Prof Wendy Burn
President of the Royal College of Psychiatrists
11 September 2019
Dear Professor Burn,
I am writing to you on behalf of Mental Health Resistance Network (MHRN), Disabled People Against Cuts (DPAC), WinVisbile (women with visible & invisible disabilities), Recovery in the Bin (RITB) and Black Triangle to express our deep concern that job coaches have been given the authority to assess the mental health of Universal Credit claimants, not for the purpose of establishing reasonable adjustment requirements but to refer them for treatment. Such a scheme is currently being piloted in Cornwall. Job coaches can fast track patients/claimants for specialist mental health treatment without the need for the involvement of a GP. We are dismayed that the Royal College of Psychiatrists has not opposed this.
Link to DWP press release, https://www.gov.uk/government/news/100000-fund-to-boost-mental-health-support-across-cornwall
As mental health services are now being forced to promote a highly biased political view of mental distress and treatment, we profoundly regret that mental health professionals’ bodies, along with major mental health charities, are so keenly colluding with the embedding of a contested political ideology into the treatment of people who live with mental distress. This ideology involves both blaming and punishing individuals who fail to conform to the demands of the free market, regardless of whether these demands are reasonable or might cause harm to the claimant. It also requires that social security is restricted to such an extent that people live with the constant fear of destitution and with actual destitution. As you know, this has resulted in a number of deaths from suicide. It is extraordinary that the Royal College of Psychiatrists is going along with this.
It would seem that, with its vigorous promotion of what we know as the ‘work cure’, the psychiatric profession has learned nothing from its foray into gay conversion therapy. Can we refer to this new direction as “political ideology compliance therapy”?
We have the following questions for the Royal College of Psychiatrists:
- Is the Royal College of Psychiatrists satisfied that mental health assessment by job coaches does not carry a risk of severe and complex mental health problems being mistaken for less serious problems resulting in incorrect referrals and failure to seek appropriate medical attention? This risk is surely particularly high given that the DWP and their contractors have become accustomed to minimizing the experience of mental distress for the purposes of denying social security entitlements.
- Is there a possibility that a physical health condition might underlie the mental health problem and could be missed by not seeing a GP?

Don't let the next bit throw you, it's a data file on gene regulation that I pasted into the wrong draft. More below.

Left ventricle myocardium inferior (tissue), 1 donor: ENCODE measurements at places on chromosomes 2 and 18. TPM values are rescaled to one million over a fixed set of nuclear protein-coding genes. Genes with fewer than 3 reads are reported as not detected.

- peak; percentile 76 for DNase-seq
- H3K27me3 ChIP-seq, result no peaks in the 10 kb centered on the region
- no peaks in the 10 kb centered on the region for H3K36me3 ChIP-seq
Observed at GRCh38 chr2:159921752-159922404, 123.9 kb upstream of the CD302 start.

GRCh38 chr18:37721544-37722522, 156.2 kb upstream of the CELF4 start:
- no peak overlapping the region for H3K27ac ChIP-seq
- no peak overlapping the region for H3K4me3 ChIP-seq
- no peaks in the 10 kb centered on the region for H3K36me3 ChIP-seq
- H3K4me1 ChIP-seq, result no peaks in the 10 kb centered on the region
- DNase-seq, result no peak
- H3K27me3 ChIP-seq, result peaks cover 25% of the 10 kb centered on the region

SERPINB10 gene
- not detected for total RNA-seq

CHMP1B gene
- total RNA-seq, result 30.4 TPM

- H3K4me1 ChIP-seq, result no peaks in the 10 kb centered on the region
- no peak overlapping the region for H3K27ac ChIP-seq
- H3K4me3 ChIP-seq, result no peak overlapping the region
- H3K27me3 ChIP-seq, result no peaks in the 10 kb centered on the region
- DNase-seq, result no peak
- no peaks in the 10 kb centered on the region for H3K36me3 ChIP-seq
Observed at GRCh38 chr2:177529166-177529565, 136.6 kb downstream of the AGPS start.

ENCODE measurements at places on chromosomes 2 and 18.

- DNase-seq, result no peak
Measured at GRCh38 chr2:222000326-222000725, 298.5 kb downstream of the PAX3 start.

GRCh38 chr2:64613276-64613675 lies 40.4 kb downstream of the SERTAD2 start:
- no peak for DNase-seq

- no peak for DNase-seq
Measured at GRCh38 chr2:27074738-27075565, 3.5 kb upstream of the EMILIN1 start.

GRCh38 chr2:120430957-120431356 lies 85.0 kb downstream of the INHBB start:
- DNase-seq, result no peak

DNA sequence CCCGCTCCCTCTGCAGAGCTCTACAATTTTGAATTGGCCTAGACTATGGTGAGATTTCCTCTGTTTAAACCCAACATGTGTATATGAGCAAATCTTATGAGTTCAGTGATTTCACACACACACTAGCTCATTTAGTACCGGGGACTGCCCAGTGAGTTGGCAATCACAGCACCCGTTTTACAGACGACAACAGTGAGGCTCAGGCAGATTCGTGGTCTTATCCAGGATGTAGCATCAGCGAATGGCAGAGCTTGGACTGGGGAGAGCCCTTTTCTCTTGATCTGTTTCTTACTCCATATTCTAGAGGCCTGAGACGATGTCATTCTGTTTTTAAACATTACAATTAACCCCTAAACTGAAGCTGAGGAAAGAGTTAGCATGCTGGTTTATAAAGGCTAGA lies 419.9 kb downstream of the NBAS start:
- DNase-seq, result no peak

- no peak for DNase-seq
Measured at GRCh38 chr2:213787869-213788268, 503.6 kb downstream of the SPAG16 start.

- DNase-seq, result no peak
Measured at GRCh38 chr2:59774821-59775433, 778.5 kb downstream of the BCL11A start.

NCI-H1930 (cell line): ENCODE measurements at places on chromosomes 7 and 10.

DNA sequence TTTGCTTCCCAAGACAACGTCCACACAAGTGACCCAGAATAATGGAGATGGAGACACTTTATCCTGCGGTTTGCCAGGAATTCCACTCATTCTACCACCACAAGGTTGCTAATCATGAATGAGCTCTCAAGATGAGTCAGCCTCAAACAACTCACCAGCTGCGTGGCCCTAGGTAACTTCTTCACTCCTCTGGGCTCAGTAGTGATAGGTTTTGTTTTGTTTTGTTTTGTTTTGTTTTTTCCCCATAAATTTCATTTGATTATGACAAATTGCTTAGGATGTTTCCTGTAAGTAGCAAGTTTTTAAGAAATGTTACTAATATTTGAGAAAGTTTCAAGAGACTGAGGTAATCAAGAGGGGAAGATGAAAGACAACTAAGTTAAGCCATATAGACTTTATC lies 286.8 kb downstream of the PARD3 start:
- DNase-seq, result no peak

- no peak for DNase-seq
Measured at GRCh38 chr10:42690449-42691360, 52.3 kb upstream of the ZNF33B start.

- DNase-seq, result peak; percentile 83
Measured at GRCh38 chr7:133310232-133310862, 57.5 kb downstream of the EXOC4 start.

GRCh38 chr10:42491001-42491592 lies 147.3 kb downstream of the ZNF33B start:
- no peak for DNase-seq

- If people who are presumed to be well enough to see a job coach are fast tracked for treatment, does this mean that those with more serious conditions will drop down the queue? I would refer you to the case of Mr Julian Gaunt of Norfolk who took his own life last year. Link to news article https://www.edp24.co.uk/news/gaunt-inquest-norfolk-nsft-prevention-future-deaths-report-1-6025120 The senior coroner for Norfolk Jacqueline Lake said she was “particularly concerned by a statement from Michael Cummings, acute services manager at NSFT, who told the inquest that people with less serious problems could receive treatment from the county’s wellbeing service faster than those with more complex conditions.” Do you agree with a two-tier system where the provision of mental health treatment prioritizes those who are considered well enough to work over those who are unable to work?
- Job coaches are not deemed appropriately qualified to refer people with physical conditions directly to specialists without reference to a GP. Does allowing such unqualified people to assess claimants with mental health conditions suggest to you that the government has abandoned its commitment to achieving parity of esteem between physical and mental health conditions? If so, how will the Royal College of Psychiatrists respond to this?
- Does the Royal College of Psychiatrists consider the offices of job coaches, which are usually open plan, to be suitable places for mental health assessments?
- Will the results of these assessment be recorded in the person’s NHS medical records or in their DWP records?
- Given the punitive nature of the social security system, how readily do you think claimants will confide in job coaches?
- Finally, does the Royal College of Psychiatrists believe that psychiatrists’ collusion with the ‘work cure’ enhances the patient/clinician relationship?
We now readily accept same sex marriage which is evidence that public opinion and political ideas are subject to change. The Royal College of Psychiatrists has apologized for the harm caused to LGBT people by aversion therapy. When the hostile environment for disabled people comes to an end, and we are determined that it will, how long will we have to wait for an apology from the psychiatric profession for the role it has played in enabling DWP abuse of people in mental distress?
We call on the Royal College of Psychiatrists to recommend most strongly that where a job coach is concerned about the mental health of a Universal Credit claimant that they seek to persuade the claimant to make an urgent visit to their GP, and that you support the claimant getting the full benefits the claimant is entitled to, with no sanctions, as any cut in benefit could endanger the claimant’s mental health and even their lives.
Mental Health Resistance Network
Disabled People Against Cuts
WinVisible (women with visible & invisible disabilities)
Recovery in the Bin
Psychotherapists and Counsellors for Social Responsibility